User avatar
vtsnowedin
Fission
Fission
 
Posts: 8876
Joined: Fri 11 Jul 2008, 02:00:00

Re: Temperature beyond human habitability?

Unread postby jupiters_release » Tue 03 Jan 2017, 23:06:03

Newfie wrote:I find it interesting in these extinction threads how it seems to matter a lot to people that the race can continue, if very diminished, as opposed to outright extinction.

Somehow it comes across as if they think it's all OK, everything is fine, so long as there is a viable breeding population left.

I wonder what that says about our thinking. The good part of that is that these folks seem to imply severe reductions in our population are acceptable.


I don't think we have any chance of avoiding extinction, but I like to partake in not-so-healthy bargaining/dreaming stage time to time. Most of my Japanese family died of radiation poisoning past few years and they didn't even live in Fukushima prefecture. When sea levels rise I have no faith nuclear plants will be contained much less prevented from uncontrolled meltdowns. Minimization of 'local' effects of radiation on this board surely informs similar perceptions on global warming's severity. Also vtsnow's "master of environment" assumes a "separation from environment" view that got us into this tragedy first place.
Do not seek the truth, only cease to cherish opinions.
jupiters_release
Heavy Crude
Heavy Crude
 
Posts: 1260
Joined: Mon 10 Oct 2005, 02:00:00

Re: Temperature beyond human habitability?

Unread postby kiwichick » Wed 04 Jan 2017, 01:11:58

just a reminder.....the question says how much more temperature increase can we handle before our extinction becomes likely...and another 3 degrees on top of the 1 degree we have already caused....( or perhaps more if the slow downward trend pre 1750 AD had accelerated ) ....definitely puts us in the firing line of unstoppable positive feedbacks.....driving us up to 6 degrees ....and at the very least mass dieoff...if not total extinction

if I put my rose coloured glasses on perhaps some of us could survive in the polar regions ....if the toxic oceans don't wipe us out .....and the nuclear fallout from failed reactors doesn't get us .....and we haven't been wiped out by nuclear war....and we can put some form of agriculture back in place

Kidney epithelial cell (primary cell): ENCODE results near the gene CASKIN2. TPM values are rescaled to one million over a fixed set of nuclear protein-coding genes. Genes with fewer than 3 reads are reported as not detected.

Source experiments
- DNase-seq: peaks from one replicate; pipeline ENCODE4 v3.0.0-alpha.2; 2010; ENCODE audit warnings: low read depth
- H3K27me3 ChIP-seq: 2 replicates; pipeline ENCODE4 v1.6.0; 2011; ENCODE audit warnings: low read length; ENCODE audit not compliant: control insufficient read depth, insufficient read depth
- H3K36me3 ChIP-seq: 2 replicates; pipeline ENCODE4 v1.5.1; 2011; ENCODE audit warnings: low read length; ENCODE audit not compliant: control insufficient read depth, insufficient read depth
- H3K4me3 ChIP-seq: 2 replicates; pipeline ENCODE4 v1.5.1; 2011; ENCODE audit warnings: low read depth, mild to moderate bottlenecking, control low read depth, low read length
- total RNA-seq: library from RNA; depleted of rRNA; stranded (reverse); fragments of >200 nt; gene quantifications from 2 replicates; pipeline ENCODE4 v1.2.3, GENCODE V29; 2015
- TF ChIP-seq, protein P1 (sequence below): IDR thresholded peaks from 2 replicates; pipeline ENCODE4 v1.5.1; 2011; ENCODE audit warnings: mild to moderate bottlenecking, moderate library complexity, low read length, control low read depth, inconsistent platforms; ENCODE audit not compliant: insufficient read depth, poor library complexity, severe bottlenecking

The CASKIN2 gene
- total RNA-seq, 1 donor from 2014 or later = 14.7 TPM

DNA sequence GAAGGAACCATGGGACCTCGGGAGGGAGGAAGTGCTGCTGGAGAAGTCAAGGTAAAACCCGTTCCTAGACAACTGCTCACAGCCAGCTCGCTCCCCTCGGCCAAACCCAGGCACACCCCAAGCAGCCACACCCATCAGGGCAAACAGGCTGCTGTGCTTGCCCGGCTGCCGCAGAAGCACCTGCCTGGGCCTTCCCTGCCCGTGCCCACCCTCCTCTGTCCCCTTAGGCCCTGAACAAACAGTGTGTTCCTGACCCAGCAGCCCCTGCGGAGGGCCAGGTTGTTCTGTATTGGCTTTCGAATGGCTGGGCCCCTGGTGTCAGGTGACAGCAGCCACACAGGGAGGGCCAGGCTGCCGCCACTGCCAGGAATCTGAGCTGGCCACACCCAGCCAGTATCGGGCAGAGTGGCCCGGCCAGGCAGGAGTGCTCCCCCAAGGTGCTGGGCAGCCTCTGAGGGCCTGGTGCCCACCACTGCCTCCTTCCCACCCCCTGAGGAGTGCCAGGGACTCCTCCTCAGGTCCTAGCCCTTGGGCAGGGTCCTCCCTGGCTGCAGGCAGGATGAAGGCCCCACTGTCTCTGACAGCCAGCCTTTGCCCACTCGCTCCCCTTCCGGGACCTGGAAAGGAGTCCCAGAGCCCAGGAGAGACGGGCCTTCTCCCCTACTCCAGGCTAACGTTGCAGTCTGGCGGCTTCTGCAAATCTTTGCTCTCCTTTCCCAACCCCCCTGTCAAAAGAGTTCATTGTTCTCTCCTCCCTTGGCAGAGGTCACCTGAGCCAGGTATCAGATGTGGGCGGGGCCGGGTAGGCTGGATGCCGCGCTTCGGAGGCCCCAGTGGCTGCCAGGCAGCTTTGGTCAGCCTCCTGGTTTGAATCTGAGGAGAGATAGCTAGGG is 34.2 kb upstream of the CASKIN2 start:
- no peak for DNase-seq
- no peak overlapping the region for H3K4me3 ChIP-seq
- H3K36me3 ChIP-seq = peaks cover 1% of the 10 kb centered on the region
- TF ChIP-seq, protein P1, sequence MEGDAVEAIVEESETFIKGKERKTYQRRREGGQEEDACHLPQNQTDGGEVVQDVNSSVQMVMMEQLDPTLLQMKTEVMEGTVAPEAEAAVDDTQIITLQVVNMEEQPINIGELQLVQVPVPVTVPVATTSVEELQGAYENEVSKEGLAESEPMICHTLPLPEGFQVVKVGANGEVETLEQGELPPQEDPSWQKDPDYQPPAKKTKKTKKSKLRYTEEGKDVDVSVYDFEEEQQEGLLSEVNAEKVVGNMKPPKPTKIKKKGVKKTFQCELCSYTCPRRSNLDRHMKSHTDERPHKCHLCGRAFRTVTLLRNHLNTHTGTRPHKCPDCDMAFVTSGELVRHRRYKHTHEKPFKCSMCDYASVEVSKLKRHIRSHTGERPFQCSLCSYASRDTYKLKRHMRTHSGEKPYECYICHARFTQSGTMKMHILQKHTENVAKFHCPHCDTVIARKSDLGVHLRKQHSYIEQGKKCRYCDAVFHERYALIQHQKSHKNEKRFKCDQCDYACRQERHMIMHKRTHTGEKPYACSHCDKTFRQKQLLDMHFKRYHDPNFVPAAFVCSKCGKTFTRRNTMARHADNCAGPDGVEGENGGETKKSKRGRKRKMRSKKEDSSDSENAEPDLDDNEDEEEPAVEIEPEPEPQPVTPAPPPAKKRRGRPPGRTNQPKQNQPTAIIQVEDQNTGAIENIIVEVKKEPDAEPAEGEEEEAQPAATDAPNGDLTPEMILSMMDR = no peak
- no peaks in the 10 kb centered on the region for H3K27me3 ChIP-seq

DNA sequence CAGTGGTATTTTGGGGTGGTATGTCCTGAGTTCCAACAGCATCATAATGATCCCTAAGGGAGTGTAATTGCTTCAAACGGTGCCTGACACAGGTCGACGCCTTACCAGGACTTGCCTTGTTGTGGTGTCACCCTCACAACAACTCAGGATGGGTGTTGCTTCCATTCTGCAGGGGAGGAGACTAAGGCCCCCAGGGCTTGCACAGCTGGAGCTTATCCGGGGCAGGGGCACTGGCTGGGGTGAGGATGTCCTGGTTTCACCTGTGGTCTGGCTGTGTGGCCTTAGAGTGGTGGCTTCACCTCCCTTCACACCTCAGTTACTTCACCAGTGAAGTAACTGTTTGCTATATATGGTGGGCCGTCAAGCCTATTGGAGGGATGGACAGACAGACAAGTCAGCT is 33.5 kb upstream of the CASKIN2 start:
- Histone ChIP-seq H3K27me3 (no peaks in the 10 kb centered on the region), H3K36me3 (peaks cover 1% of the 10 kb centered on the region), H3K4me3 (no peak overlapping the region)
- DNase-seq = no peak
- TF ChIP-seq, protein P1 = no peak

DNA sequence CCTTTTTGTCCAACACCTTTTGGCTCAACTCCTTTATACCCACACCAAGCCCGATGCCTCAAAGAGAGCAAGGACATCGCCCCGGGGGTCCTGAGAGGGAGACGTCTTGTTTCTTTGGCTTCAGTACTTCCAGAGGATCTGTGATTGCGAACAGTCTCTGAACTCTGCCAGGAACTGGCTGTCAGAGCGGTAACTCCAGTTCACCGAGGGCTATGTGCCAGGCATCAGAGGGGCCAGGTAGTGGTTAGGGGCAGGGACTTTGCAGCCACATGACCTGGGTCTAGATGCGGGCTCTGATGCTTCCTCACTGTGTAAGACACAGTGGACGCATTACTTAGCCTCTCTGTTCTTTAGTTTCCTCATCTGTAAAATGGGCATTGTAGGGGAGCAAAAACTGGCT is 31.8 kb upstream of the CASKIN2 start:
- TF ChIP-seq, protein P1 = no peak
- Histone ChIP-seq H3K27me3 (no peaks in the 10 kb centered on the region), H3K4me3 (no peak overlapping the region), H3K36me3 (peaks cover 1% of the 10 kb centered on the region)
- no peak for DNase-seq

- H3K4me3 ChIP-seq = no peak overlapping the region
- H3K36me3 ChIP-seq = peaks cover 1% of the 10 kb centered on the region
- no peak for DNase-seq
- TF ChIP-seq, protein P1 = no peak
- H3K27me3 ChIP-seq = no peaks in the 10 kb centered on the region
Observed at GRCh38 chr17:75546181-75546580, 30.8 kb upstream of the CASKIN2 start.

i'm sure there are several more "if's " I haven't thought of .....

have a nice day......
User avatar
kiwichick
Intermediate Crude
Intermediate Crude
 
Posts: 2245
Joined: Sat 02 Aug 2008, 02:00:00
Location: Southland New Zealand

Re: Temperature beyond human habitability?

Unread postby dohboi » Wed 04 Jan 2017, 02:21:53

I'll just remind people again that you don't just get increased heat. You also get increase average humidity.

And it is the combination of those that will make (probably already starting to make) large swaths of the planet uninhabitable to humans and to the crops and animals we depend on for food and other things.

Though the lethal 35C (95F) wet bulb temperature has not yet been reached on earth (that has been accurately recorded), we have come close recently and will doubtless surpass it somewhere in the next very few years. From there it will just become more frequent, more widespread and more long lasting.

And not just in the tropics. One place that approached this wet bulb temp back in the 90's was western Wisconsin, just a few miles from where I sit.

The speed of the change will also be something that will be lethal to many other species and will test our abilities to survive as well.

And, as various studies by various militaries around the world have shown, these changes will also trigger various kinds of regional instabilities, that will spread to other regions, as we see now with the refugee crises.

I don't pretend to know at what temp things totally fall apart. They are already falling apart for many Pacific islanders, various folks living on low lying coasts, and elsewhere.

What we already have locked in (even by 'conservative' estimates) is certainly going to be...a challenge...to survive. And we keep making it worse by pouring ever more dozens of billions of tons of CO2 into the atmosphere every year. And of course GW is just one of many threats we face.

Best wishes to all for insights into our gloomy future in this New Year! :-D :( 8O
User avatar
dohboi
Harmless Drudge
Harmless Drudge
 
Posts: 17429
Joined: Mon 05 Dec 2005, 03:00:00

Re: Temperature beyond human habitability?

Unread postby vtsnowedin » Wed 04 Jan 2017, 06:39:13

jupiters_release wrote:Also vtsnow's "master of environment" assumes a "separation from environment" view that got us into this tragedy first place.

I would not say separation from but a contest with the environment we face.